There are no shortage of ways you can record your PC screen or stream PC or console games to services like Twitch and Mixer, but that hasn't stopped Cyberlink getting in on the act with the latest version of its Screen Recorder application.
Screen Recorder 3 combines both of these features with a fairly robust video editor so that whatever the content you're capturing, you can handle every step inside the same application.
I've been playing with it for a little while and on the whole it's pretty good, but there are some areas that could be more streamlined and a few bugs still to work through.
Capture, record and edit
The meat of this application is being able to capture whichever video you want, be that from your PC or your games console using a capture card. There are various options for grabbing video from the PC, including a full-screen which will pull in everything, specific window selections or if you're capturing games or apps, Screen Recorder will detect these and pull it in automatically.
Other apps like OBS and XSplit can do all this, too, but Screen Recorder is a lighter, more minimal app, certainly in comparison to OBS. This can be looked at as good or bad, depending on your needs, but with small windows to set everything up, Screen Recorder basically just gets out of the way.
There are limitations, and while you can record at up to 120 FPS when capturing from a PC, you're limited right now to 1080p video and only three pre-determined bitrates between low, standard and high.
For folks who like to one-take their videos, Screen Recorder will also allow you to overlay a webcam as well as pull in audio from your microphone.
When you're done capturing there's a basic, but fairly robust video editor inside the deluxe version of the app. It's somewhat reminiscent of Cyberlink's Powerdirector video editor, but a much more basic version. You can add a bunch of special effects and transitions to your videos, trim, cut and render, and while it's far behind many other apps, the fact it's even here isn't a bad thing.
It's a decent little editor for beginners to get used to using before getting into more advanced video work.
The other side to Screen Recorder is that with version 3, you can use it to stream your content to three services: Twitch, YouTube and Facebook (sorry, Mixer fans). As with everything else you can do with this app, set up and execution is pretty simple, but I do think it the process of streaming with this app could be improved.
The biggest issue I had in testing was that Screen Recorder wouldn't work for streaming if you had 2FA authentication on your Twitch account. Thankfully, I've been working with Cyberlink and the latest update has resolved the issue.
I'm also not so keen that there are tabs for record and stream in the app, but you have to setup everything on the record tab, such as your capture card and webcam. You then go to the stream tab to set your output resolution, frame rate and stream title before going live.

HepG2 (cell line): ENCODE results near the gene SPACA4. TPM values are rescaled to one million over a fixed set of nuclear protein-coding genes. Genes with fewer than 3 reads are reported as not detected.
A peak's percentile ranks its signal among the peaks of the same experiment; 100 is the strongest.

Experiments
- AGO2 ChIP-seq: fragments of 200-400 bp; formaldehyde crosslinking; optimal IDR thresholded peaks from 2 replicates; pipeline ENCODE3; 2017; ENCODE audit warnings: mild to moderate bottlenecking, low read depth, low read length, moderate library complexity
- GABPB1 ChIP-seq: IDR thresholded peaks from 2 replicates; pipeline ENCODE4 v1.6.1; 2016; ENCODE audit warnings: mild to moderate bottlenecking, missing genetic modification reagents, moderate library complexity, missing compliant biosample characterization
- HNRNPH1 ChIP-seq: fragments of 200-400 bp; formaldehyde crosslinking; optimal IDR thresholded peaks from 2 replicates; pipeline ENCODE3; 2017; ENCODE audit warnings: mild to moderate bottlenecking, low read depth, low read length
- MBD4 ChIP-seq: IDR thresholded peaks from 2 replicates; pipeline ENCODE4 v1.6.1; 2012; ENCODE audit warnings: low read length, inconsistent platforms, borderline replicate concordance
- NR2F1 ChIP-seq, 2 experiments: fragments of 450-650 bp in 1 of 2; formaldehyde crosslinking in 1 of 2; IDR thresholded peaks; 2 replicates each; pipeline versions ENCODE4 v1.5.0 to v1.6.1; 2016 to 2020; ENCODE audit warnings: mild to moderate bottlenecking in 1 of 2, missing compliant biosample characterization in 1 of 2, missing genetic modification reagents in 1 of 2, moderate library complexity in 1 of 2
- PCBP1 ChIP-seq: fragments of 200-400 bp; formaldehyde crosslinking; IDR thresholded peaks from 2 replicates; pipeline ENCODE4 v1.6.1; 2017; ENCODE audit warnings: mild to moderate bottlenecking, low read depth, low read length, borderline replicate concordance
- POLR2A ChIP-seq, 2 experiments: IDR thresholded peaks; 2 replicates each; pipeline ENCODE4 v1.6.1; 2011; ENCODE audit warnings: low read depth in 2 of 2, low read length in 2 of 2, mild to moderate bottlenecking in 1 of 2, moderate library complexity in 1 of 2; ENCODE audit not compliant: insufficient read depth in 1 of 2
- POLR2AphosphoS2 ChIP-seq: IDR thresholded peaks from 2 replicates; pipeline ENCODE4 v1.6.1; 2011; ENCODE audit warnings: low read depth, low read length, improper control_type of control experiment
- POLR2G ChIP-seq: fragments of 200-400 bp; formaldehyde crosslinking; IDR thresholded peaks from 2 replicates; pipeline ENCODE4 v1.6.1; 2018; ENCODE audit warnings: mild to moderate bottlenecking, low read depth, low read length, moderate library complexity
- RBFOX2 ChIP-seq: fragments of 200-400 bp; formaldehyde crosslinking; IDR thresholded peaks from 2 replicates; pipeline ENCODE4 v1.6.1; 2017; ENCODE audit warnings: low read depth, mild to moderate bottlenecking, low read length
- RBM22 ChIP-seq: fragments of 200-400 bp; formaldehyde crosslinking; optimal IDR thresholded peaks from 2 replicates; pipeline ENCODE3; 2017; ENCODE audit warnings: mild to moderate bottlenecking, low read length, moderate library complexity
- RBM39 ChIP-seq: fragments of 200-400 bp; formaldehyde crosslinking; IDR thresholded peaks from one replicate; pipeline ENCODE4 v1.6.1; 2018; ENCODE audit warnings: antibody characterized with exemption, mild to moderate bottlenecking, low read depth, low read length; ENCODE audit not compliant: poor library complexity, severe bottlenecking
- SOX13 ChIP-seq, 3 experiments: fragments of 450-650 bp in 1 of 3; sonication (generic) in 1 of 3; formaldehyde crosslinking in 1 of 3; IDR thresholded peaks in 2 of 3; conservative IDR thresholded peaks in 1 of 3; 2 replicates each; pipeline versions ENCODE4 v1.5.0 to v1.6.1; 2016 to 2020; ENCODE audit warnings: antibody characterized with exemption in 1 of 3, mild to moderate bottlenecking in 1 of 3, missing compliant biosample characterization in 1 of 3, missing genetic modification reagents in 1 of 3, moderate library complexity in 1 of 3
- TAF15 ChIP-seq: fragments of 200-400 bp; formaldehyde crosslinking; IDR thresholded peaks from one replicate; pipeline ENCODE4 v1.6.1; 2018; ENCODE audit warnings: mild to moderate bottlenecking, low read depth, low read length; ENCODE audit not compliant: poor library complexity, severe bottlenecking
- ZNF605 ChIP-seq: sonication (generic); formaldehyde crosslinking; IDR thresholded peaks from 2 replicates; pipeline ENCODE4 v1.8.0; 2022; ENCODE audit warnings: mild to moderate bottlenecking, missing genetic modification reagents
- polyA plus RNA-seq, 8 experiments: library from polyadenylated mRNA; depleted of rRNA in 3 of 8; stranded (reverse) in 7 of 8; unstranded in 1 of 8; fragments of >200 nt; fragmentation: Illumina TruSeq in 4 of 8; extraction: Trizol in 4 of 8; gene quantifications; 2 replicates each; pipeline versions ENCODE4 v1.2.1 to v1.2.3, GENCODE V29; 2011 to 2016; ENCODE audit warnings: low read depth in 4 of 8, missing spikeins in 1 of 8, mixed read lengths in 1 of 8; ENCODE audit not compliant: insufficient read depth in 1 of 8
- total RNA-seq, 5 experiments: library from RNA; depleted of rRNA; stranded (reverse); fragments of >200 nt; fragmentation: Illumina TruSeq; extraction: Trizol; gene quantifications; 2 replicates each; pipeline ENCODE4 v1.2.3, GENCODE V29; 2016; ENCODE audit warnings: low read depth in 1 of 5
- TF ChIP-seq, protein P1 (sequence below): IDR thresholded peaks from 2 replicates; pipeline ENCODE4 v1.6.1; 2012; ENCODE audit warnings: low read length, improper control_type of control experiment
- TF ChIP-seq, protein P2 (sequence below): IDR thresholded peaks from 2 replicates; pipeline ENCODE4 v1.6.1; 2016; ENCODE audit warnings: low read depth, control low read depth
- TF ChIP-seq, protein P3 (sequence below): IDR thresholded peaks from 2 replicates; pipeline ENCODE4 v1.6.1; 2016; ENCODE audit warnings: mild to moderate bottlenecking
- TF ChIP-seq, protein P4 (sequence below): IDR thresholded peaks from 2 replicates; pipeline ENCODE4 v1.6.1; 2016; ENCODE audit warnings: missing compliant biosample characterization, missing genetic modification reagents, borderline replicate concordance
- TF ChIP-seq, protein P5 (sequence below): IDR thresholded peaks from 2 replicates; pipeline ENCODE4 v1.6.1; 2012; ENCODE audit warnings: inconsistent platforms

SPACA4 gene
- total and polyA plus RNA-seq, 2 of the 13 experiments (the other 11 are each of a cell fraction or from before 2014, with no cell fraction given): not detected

I also had a few issues getting sound from my Elgato capture card into Screen Recorder. This may be down to my particular audio setup, but I had to tell Screen Recorder to pull in audio from my Astro Mixamp to hear the games.
Niggles about setup aside, performance is great. Sure, only beginner streamers will probably get enough from this (you can't add overlays or custom alerts or anything), but it's not particularly resource intensive and produces a decent looking video. There's sadly no option to enable GPU encoding, which would be nice to have (I got some jittering when streaming 1080p60 with my CPU), but for the most part it's an easy way to successfully stream PC or console games.
The bottom line
For $40 for the standard package or $50 for the deluxe which includes the video editor, Screen Recorder 3 is fairly solid value considering its one time payment. More advanced streamers won't be swayed, but if you're looking for an easy to use tool for screen recordings that delivers excellent results and high frame-rates, it's well worth a look.
The streaming aspect is nice to have bolted on, and for those just testing the water it's a neat additional feature to have and in my experience, less resource intensive than other streaming apps.
Some of the overall process could be improved, and there's still a nasty bug with 2FA authentication to fix, but on the whole it's well-done application.
See at Cyberlink (opens in new tab)
Richard Devine is an Editor at Windows Central. A former Project Manager and long-term tech addict, he joined Mobile Nations in 2011 and has been found on Android Central and iMore as well as Windows Central. Currently you'll find him covering all manner of PC hardware and gaming, and you can follow him on Twitter and Instagram.
Are there decent alternatives for under 10 dollars?
You can try Hippo Video. It's a super flexible video creation platform that comes with a Chrome Extension. So, you needn't download any software to record a video. You can record your screen, webcam as well as audio.
For $9/month you get:
1) Unlimited Storage
2) 20 GB bandwidth
3) 1080 resolution
4) Pro editing feature and GIF maker
5) Share and export videos to multiple platforms
6) No Watermark
Get the best of Windows Central in in your inbox, every day!
Thank you for signing up to Windows Central. You will receive a verification email shortly.
There was a problem. Please refresh the page and try again.